The Instigator
Pro (for)
9 Points
The Contender
Con (against)
7 Points

The government must fund education

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Post Voting Period
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after 3 votes the winner is...
Voting Style: Open Point System: 7 Point
Started: 7/18/2013 Category: Education
Updated: 3 years ago Status: Post Voting Period
Viewed: 2,748 times Debate No: 35719
Debate Rounds (3)
Comments (5)
Votes (3)




Hello, in this debate I will argue that it is good for the society that the government funds education for those who cannot afford it.

Con will argue that it is not the government function to do so, or that it is not good for society that he does.

I am not necessarily discussing public schools, which is a posterior debate, this debate is only whether there must be public funds for education.

Burden of Proof is shared, both sides have to make a point.

Secular discussion, please. No citing the bible or saying that something is the will of God.

I am looking forward to meet an opponent (probably libertarian or anarchist) who has good arguments on the subject.

If something is not clear, please ask in the comment section.


I am actually a more left-wing political advocate myself but I am, nonetheless, centrist overall.

This means that although I see the necessity for government intervention to ensure a safety net for the poor and fully appreciate that this is a handout for the poor of a nation, not an inherent duty of the government.

I would of course support everyone having right to education but I can see the right wing's arguments against it as well.
Debate Round No. 1


Although I believe that education is a fundamental right, and as so it must be provided by the state, I will argue from a different angle. I would like to debate on the economic benefits of education for the society, that is, I will argue that education has a great number of positive externalities. This means that when someone is educated, it benefits others around him, and the society as a whole, which means that higher levels of education spending are socially desirable.

First of all, let's consider the productivity gain for the country. Workers with higher levels of education are more capable and efficient, making less mistakes and creating more value overall[1][2]. Higher levels of investment in education have been proven to lead to higher levels of GDP per capita, higher life expectancy and lower child mortality[3][4]. This is to be expected, as higher investments in education are certain to result in a higher number of capable professionals, not only industry workers, but also physicians, engineers, lawyers, managers, etc. And in the present world, the main resource for anything is human capital. In the age of knowledge, it is essential to have the best professionals in order to succeed. And this can only be achieved through education.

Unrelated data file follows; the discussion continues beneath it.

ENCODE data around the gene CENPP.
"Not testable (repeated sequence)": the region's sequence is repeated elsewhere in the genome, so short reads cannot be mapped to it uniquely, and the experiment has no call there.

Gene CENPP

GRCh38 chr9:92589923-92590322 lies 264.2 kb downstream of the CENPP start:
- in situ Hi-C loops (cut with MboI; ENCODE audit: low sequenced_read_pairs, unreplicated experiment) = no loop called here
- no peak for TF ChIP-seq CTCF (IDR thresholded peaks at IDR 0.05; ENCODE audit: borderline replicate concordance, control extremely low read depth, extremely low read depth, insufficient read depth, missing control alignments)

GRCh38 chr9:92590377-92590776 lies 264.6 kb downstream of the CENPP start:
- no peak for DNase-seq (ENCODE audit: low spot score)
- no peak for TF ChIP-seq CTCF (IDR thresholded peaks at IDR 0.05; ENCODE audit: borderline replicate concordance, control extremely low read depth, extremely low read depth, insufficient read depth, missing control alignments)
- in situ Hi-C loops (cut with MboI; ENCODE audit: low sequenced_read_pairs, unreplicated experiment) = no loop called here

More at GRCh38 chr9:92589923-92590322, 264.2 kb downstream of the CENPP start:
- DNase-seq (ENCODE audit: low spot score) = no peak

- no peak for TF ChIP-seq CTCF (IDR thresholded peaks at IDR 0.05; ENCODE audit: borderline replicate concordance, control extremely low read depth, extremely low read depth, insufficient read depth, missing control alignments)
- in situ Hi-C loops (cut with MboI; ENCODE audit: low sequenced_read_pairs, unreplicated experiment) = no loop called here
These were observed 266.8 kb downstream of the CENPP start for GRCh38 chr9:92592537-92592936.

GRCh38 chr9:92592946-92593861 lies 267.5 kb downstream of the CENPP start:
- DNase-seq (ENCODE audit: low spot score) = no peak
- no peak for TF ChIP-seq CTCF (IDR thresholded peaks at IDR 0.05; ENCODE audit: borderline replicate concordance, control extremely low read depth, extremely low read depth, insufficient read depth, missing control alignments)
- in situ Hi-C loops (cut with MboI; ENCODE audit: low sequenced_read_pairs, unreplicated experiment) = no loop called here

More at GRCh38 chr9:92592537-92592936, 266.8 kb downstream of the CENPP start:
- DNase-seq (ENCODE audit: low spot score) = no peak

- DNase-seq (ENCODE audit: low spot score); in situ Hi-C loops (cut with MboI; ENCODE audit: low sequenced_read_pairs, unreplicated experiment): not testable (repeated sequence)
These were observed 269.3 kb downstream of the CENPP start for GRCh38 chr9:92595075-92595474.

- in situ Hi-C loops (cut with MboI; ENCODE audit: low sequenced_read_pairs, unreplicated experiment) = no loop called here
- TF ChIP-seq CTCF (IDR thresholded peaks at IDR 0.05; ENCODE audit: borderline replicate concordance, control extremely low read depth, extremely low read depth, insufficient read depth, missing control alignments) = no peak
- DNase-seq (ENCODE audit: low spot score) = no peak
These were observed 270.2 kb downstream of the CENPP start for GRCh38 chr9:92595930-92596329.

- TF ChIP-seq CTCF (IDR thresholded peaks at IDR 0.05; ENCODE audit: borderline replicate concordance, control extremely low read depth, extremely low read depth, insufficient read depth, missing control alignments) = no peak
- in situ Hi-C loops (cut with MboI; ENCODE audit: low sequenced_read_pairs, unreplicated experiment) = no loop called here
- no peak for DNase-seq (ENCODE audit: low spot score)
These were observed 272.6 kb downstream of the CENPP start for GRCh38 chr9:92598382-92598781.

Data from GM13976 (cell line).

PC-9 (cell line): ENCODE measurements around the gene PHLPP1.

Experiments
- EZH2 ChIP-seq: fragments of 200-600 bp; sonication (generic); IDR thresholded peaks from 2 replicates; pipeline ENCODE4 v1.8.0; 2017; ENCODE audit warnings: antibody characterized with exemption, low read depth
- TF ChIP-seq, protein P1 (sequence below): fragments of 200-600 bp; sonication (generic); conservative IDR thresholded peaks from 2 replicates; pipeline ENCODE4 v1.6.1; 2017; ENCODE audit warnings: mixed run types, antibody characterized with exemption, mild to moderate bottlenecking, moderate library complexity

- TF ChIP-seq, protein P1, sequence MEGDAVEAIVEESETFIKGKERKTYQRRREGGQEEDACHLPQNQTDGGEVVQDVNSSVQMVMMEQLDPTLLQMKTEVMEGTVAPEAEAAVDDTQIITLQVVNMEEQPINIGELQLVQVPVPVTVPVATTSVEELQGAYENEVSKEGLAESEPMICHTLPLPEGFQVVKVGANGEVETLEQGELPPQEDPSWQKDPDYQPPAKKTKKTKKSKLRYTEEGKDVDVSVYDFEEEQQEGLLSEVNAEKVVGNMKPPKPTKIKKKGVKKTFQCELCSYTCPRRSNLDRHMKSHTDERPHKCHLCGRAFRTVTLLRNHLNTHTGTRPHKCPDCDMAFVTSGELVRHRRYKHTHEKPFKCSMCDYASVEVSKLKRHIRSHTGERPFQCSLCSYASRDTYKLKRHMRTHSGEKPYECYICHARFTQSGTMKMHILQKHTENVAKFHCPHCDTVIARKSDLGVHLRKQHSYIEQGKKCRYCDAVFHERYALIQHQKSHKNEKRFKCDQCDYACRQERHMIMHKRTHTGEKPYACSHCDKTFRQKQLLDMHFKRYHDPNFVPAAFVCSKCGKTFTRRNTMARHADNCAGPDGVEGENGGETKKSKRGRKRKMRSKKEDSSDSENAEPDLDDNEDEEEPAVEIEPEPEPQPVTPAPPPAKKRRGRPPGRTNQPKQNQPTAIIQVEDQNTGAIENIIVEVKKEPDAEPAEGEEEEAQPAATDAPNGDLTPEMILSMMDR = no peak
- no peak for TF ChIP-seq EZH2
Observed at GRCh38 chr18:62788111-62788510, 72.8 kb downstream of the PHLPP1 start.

Another benefit refers to civic engagement and democracy. For democracy to be feasible, it is needed that the people meet certain level of literacy and knowledge, and preferably that citizens share some basic values. Good education contributes to both factors, helping to build an stable and democratic society, while teaching children how to participate in its political life[5].

The third point I would like to cover is the effect of education on crime rates. It has been proven that schooling significantly reduces criminality, with a 1% increase in high school completion rate implying in estimated $1.4 billion reduced costs from crime per year in the United States[6]. There are several reasons for that, but the main one is that by raising earnings, education raises the opportunity cost of crime and the cost of time of time spent in prison. Furthermore, education changes individuals perception on discount rates, making them more patient and risk averse, which also reduces their propensity to commit crimes. Finally, a crime life is most times initiated during teenage years. If children and teenagers stay in school, the opportunities to start a crime career are much scarcer.

For these reasons, I believe the social return brought by education justifies fully its public funding. Investment in education, when well structured, makes citizens lives better in many aspects and aids the country economic progress. By guaranteeing that everyone has access to quality education, government ensures that the nation will enjoy social stability and economic growth that would be unattainable otherwise.